With the first pick in the 2022 Meteorological Draft, the state of Montana selects.... MOISTURE! From Snow Clouds University. In all seriousness, the next few days could become a major late spring season snow event for the Treasure State. In fact, there are already winter weather watches and warnings in effect here in Montana.
Currently issued by the National Weather Service:
WINTER STORM WARNING: Much of the snow that will fall in the warned areas, especially the mountains, will be heavy snow. Not only will the rate of snowfall accumulation be "heavy", but the precipitation itself will be wet snow, which is often labeled "heavy snow" referring to the higher weight than it's light and fluffy counterparts. Some mountainous areas may accumulate as much as 24 inches of snow. Within this warned area, wind gusts up to 40 MPH are also likely. Important to note is: While downtown Helena and Great Falls are both within the warned color on watch/warning maps, the warning is currently for higher elevations around town; mainly above 5000 feet.
WINTER WEATHER ADVISORY: This advisory has been issued due to the expectation of snow at elevations of above 5000 feet in southwestern Montana. At least two inches of snow, and topping six inches is not out of the realm of possibility! Gusty winds of up to 40 MPH are likely, as is around 2 inches in valleys.
Weather for most downtown and population centers in south-central Montana should remain fairly calm during morning and early afternoon hours. Atmospheric conditions will begin to shift during the late afternoon hours as the low pressure center begins moving closer in proximity to southwestern Montana. As commonly attached to low pressure centers like the one approaching Montana today, a cold front will also move alongside this disturbance. Before atmospheric temperatures have the opportunity to drop very much, areas from Helena to Great Falls, and to the north up to Cut Bank and Havre, will see rain, thunderstorms and wind overnight. Rain may be the main form of precipitation overnight, however, by sunrise Friday, Helena and Great Falls may lay eyes on freshly laid coats of wet snow. Snow levels will gradually rise with the addition of daytime heating Friday. Mountain passes will absolutely turn into a "SlopFest", or more simply explained, pretty much sloppy conditions for mostly all mountain passes this weekend. Saturday may see the sun a little more, as intermittent showers continue in the mountains. Sunday more moisture rolls in, as snow levels move back down to around 5000 feet. For your first #MayMonday another atmospheric disturbance shoves its' way into Montana, bringing rain and yet another continuous period of snow in the mountains. By Monday night and early Tuesday, with the loss of daytime heating, snow levels will have dropped significantly, leaving valley floors with a decent chance of seeing snow one last time before temperatures in Montana begin a steady trend of chasing 70 degrees by next Friday. This may start our final permanent push towards a constant spring-like weather pattern, but this is Montana; and we won't rule out any classification of weather event no matter the season! As always: A cloudy day is no match for a sunny disposition!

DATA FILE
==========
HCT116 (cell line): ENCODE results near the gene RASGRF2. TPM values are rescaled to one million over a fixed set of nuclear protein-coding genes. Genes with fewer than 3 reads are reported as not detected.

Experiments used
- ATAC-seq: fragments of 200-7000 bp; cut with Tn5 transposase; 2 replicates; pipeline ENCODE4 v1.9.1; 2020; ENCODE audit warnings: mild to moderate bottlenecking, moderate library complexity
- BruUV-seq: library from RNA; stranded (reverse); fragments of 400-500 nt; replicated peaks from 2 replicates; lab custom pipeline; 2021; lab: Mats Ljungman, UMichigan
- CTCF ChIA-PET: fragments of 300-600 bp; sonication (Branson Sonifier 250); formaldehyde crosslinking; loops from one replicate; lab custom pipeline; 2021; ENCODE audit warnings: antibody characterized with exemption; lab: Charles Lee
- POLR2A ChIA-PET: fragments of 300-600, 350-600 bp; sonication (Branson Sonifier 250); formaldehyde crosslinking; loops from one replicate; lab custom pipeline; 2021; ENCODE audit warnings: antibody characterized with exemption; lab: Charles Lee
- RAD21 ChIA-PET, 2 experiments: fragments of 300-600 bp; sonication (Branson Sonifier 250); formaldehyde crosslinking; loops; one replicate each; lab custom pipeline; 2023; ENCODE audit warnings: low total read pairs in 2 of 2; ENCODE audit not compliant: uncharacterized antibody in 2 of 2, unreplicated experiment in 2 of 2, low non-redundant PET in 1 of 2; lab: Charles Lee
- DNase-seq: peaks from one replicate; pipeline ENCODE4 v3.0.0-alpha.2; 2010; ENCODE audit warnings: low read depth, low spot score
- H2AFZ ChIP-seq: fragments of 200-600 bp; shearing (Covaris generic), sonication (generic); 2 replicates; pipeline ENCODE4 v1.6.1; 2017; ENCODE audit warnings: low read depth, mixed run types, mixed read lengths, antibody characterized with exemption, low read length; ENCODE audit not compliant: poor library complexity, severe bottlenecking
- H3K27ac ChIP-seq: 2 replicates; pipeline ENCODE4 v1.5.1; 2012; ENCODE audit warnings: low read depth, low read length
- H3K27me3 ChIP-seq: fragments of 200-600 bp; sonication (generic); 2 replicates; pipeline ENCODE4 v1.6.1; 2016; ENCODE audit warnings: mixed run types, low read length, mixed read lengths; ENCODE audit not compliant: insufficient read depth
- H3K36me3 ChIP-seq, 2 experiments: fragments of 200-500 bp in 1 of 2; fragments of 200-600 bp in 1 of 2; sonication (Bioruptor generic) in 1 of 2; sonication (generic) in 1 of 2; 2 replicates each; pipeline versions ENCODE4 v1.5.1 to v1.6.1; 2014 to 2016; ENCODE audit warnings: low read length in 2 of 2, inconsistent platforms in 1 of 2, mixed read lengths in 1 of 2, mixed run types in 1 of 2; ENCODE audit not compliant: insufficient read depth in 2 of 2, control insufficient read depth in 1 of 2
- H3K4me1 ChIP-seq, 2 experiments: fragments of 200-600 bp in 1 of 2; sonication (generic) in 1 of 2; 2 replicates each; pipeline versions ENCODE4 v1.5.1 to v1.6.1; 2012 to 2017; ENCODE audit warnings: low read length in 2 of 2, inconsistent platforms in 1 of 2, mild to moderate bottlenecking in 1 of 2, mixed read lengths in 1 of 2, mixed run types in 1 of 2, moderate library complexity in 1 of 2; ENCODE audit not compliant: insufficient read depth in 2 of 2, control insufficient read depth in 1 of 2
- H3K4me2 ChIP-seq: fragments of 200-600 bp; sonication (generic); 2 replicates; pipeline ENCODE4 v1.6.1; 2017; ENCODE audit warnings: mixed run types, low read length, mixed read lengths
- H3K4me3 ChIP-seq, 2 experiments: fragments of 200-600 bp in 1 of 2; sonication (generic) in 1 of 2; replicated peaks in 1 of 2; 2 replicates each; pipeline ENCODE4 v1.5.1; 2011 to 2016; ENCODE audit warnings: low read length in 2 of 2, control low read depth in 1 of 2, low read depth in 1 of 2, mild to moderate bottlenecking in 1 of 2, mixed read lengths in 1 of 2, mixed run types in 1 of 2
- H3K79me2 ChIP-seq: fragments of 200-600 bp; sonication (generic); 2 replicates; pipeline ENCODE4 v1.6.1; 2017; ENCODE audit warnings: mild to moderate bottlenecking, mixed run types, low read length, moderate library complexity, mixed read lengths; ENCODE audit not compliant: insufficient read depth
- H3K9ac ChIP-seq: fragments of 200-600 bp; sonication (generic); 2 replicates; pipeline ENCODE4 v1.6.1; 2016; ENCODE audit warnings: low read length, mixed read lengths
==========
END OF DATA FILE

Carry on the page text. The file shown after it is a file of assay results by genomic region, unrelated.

Be nice to each other.
- Trey Tonnessen -